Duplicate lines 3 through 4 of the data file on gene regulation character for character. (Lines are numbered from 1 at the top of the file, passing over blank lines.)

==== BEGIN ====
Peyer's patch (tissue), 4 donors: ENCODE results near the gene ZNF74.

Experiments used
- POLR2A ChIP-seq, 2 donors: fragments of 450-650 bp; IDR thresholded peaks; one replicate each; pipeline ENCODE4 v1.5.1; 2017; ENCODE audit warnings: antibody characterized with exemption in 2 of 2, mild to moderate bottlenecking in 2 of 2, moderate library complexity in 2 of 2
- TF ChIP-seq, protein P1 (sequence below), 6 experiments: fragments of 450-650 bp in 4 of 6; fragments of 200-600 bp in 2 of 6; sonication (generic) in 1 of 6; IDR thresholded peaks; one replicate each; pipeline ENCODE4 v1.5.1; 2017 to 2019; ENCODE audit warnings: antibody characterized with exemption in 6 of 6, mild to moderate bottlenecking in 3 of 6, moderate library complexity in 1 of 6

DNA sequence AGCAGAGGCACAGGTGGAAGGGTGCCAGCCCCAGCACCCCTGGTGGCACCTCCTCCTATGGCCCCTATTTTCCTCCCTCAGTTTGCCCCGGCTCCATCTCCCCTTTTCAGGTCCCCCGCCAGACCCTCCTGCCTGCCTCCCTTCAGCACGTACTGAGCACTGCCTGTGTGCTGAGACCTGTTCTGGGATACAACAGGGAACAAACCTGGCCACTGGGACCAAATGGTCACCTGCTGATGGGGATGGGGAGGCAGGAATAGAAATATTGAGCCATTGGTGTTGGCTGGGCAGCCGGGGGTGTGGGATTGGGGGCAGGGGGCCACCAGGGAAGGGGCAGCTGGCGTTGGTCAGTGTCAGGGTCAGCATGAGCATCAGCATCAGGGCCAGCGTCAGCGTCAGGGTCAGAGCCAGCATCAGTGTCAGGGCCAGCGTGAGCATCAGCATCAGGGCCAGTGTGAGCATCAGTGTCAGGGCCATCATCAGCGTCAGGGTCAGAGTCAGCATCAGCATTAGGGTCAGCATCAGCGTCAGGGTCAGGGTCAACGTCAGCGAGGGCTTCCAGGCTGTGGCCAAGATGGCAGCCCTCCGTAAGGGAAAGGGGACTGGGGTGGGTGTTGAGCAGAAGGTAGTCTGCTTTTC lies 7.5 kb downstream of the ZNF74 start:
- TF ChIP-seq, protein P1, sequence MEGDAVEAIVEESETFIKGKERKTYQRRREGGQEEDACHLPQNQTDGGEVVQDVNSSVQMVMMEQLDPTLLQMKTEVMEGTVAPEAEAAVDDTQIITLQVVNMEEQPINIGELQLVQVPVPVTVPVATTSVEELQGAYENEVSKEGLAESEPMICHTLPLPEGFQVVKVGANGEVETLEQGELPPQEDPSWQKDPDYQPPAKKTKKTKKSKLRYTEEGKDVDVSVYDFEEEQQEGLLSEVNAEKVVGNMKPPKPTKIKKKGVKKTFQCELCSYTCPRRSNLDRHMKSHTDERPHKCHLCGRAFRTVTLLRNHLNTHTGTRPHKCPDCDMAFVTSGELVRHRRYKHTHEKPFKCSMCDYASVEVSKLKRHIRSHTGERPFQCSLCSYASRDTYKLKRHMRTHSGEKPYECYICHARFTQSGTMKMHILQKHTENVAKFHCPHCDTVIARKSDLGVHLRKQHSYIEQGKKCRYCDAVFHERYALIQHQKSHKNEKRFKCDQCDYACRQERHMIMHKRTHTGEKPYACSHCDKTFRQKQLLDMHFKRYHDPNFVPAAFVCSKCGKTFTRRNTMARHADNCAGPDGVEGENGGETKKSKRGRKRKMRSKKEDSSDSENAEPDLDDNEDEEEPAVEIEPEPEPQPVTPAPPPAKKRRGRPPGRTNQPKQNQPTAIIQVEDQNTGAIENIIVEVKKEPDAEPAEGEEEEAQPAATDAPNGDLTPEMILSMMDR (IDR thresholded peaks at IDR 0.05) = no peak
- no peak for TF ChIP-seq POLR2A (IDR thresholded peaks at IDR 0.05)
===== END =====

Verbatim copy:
- POLR2A ChIP-seq, 2 donors: fragments of 450-650 bp; IDR thresholded peaks; one replicate each; pipeline ENCODE4 v1.5.1; 2017; ENCODE audit warnings: antibody characterized with exemption in 2 of 2, mild to moderate bottlenecking in 2 of 2, moderate library complexity in 2 of 2
- TF ChIP-seq, protein P1 (sequence below), 6 experiments: fragments of 450-650 bp in 4 of 6; fragments of 200-600 bp in 2 of 6; sonication (generic) in 1 of 6; IDR thresholded peaks; one replicate each; pipeline ENCODE4 v1.5.1; 2017 to 2019; ENCODE audit warnings: antibody characterized with exemption in 6 of 6, mild to moderate bottlenecking in 3 of 6, moderate library complexity in 1 of 6